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If Congress Punts Spending Bill, Navy’s New Frigate Would Suffer « Breaking Defense

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An SM 2 is launched from the aft missile deck of the USS Mustin.

WASHINGTON: If lawmakers can’t patch together a big budget deal to avoid a debt default and hold off billions in automatic spending cuts across the government, the Navy’s new frigate program could wind up being punted down the road, putting the service’s goal of a 355-ship fleet in jeopardy. 

The Navy — which continues to struggle with readiness and maintenance issues — has moved quickly on its FFG(X) program in an effort to get the new class of ships into the water and make up for some of the deficiencies of the Littoral Combat Ship, which lacks both the offensive and defensive capabilities needed to meet the Pentagon’s new effort to confront China and Russia.

Congressman Rob Wittman said in an emailed statement that any delay in the FFG(X) program “would be absolutely unacceptable and is yet another example of how harmful CRs are for our military.” He pointed out that fiscal 2019 “was the first time in decades our service members received funding on time and the result has been a stronger military. I have constantly heard from top military leaders that CRs not only waste money, but are a broken promise and one more chip away at our service members’ ability to survive.”

But with the two houses of Congress bitterly divided and an unclear path forward on defense spending, there’s a possibility that a full year continuing resolution could throw a wrench into those plans.

“If you’ve got a full year CR that’s the worst case scenario,” one congressional staffer told me.  

The FFG(X) program is slated to see a contract award in 2020. Under a full year CR, that would have to be pushed back until 2021 — at the earliest. A three-month CR, which has been handed down before by Congress, wouldn’t be likely to affect the program’s schedule, because the Navy plans to award a contract in the fourth quarter of fiscal 2021.

While that award date might be an accident, it also could reflect lessons learned at the Pentagon over how to work through — or around — Capitol Hill’s inability to pass budgets on time. 

One way to mitigate a CR “is to not schedule critical contracting actions in the first part of a fiscal year,” a second congressional staffer told me. “DoD has learned that a CR is a possibility, so they try to schedule critical contracting actions away from the first quarter of the fiscal year. But by doing this you’re running a risk of sending a message to Congress that it’s OK to have a CR because the DoD has figured out how to live with them.”

Testifying before the Senate Armed Services Committee on Tuesday, presumptive Defense Secretary Mark Esper outlined the impact of CRs. “Every day that a CR continues is one less day we can invest in future capabilities and technologies,” he said, “and we’re stuck funding legacy technologies and legacy equipment.”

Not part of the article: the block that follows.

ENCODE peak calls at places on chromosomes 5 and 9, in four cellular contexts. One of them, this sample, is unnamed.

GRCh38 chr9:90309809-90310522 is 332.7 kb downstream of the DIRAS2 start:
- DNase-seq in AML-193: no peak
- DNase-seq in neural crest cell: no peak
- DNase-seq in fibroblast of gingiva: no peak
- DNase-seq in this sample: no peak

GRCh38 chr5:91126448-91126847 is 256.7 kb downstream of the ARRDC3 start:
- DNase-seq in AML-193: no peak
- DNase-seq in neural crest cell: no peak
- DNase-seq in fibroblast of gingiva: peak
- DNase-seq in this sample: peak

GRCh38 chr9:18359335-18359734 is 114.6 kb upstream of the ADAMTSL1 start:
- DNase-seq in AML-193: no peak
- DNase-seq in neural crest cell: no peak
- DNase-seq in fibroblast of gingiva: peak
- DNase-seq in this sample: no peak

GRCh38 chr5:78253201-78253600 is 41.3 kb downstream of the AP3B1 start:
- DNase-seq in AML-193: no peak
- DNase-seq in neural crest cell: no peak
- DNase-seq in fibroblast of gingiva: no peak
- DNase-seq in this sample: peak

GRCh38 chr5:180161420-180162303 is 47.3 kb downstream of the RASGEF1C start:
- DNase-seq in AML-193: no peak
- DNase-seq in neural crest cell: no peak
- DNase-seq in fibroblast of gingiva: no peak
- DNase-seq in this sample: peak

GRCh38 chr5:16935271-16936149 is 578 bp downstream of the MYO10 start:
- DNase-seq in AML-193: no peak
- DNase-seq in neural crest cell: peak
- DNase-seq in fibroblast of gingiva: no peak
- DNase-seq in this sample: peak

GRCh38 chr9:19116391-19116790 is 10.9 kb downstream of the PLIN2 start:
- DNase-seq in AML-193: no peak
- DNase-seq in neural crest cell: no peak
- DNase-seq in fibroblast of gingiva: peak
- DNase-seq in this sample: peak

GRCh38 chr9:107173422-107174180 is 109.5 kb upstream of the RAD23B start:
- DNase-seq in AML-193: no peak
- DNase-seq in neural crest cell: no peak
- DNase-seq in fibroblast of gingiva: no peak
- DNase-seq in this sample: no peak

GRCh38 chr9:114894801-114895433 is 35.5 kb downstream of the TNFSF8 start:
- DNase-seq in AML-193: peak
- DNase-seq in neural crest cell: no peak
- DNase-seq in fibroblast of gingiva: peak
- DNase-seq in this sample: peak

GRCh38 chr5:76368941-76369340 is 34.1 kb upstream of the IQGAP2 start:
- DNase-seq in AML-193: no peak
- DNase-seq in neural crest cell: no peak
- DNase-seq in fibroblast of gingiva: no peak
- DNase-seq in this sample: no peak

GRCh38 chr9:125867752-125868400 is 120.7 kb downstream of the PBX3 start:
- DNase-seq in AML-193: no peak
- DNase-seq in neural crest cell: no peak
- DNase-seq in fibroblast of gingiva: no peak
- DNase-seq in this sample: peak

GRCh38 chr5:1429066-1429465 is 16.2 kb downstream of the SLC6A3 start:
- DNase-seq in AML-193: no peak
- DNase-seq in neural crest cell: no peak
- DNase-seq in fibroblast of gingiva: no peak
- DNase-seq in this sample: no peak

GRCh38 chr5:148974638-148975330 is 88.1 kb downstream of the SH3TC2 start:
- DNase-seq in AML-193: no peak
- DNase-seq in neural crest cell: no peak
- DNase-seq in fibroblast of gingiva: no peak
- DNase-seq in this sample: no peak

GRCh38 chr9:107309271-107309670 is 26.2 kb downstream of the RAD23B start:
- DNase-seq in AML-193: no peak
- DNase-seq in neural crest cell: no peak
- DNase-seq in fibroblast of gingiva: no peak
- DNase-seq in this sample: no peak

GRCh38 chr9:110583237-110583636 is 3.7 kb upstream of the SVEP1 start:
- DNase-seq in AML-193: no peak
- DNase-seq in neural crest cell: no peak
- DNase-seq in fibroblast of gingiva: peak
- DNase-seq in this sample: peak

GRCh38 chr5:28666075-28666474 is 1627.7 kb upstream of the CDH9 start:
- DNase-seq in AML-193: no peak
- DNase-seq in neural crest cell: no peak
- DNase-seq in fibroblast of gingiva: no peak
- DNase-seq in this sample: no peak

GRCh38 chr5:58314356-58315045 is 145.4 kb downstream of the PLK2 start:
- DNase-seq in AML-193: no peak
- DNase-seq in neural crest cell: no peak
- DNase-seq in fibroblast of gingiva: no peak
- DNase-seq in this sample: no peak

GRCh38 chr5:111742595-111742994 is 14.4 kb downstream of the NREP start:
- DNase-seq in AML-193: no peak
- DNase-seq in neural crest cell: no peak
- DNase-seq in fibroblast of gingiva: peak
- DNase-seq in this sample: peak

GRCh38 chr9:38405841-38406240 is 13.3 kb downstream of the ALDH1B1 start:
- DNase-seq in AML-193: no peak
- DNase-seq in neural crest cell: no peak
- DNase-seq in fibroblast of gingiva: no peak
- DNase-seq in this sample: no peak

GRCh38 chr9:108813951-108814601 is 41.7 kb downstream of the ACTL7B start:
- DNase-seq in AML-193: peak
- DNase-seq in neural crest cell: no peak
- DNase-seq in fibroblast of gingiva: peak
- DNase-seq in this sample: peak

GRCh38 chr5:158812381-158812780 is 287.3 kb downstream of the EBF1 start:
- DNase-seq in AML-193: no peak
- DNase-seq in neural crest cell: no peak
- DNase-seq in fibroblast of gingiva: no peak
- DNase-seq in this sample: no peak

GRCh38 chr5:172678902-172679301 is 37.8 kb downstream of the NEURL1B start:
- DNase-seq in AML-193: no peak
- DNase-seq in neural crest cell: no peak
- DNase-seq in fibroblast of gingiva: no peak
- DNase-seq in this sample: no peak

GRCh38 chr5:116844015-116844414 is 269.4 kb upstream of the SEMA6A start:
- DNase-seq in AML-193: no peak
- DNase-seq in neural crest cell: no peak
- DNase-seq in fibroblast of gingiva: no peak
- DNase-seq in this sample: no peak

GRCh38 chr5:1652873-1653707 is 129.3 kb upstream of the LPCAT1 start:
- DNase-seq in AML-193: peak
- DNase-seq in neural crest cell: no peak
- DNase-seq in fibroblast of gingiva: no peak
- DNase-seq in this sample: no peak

Just last month, the Navy released an RFP to industry to submit designs for the first of 20 guided-missile frigates. The first to be procured would be in 2020, and funded at a rate of two per year between 2021 and 2029. The first ship is slated to cost $1.2 billion, with the remaining 19 hulls coming in at about $900 million each.

That compressed schedule is possible, the Navy says, because it’s asking shipbuilders to use existing hull designs and mature technologies in their proposals, setting up a situation where a foreign-designed ship could be chosen, while still being built in the United States. 

At the moment, four industry teams are competing for the FFG(X) program, including two that plan to build at shipyards that have been churning out Littoral Combat Ships (which the frigate is slated in part to replace.) Four companies have said they would submit bids for the contract award expected to take place next July: Austal, Fincantieri/Marinette Marine, General Dynamics, and Huntington Ingalls.

The plan is for the FFG(X) to play a variety of roles from hunting submarines and mines to providing air defense and strike capabilities that are beyond the scope of the Littoral Combat Ship, whose production has been sharply curtailed. The new frigates, according to Navy plans, will sport at least 32 Mark 41 Vertical Launch System capable of firing SM 2 Block IIIC surface-to-air missiles, Tomahawk and Evolved SeaSparrow Missiles.

The Navy also wants its shipmakers to: build in space, weight and cooling for eight to 16 Naval Strike Missiles, which have a range of 100 nautical miles; carry an MH-60R Seahawk helicopter and an MQ-8C Firescout drone; house a 150-kilowatt laser some day.

The frigate will almost certainly be larger than LCS variants. It will also be more heavily armored and survivable so it can better cope with more advanced Chinese and Russian ships and surface attack weapons. The FFG(X) is also being designed to operate either independently or within a carrier strike group, while acting as a distributed node in a sensor network.

How soon all that happens is bound up with the larger budget battles happening in Washington.





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